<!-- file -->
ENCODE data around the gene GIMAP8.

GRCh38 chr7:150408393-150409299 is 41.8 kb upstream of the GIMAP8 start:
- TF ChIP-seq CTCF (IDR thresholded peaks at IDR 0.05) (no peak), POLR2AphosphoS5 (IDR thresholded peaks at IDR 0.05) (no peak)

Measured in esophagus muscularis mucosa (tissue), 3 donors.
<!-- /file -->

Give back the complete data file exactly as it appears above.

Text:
ENCODE data around the gene GIMAP8.

GRCh38 chr7:150408393-150409299 is 41.8 kb upstream of the GIMAP8 start:
- TF ChIP-seq CTCF (IDR thresholded peaks at IDR 0.05) (no peak), POLR2AphosphoS5 (IDR thresholded peaks at IDR 0.05) (no peak)

Measured in esophagus muscularis mucosa (tissue), 3 donors.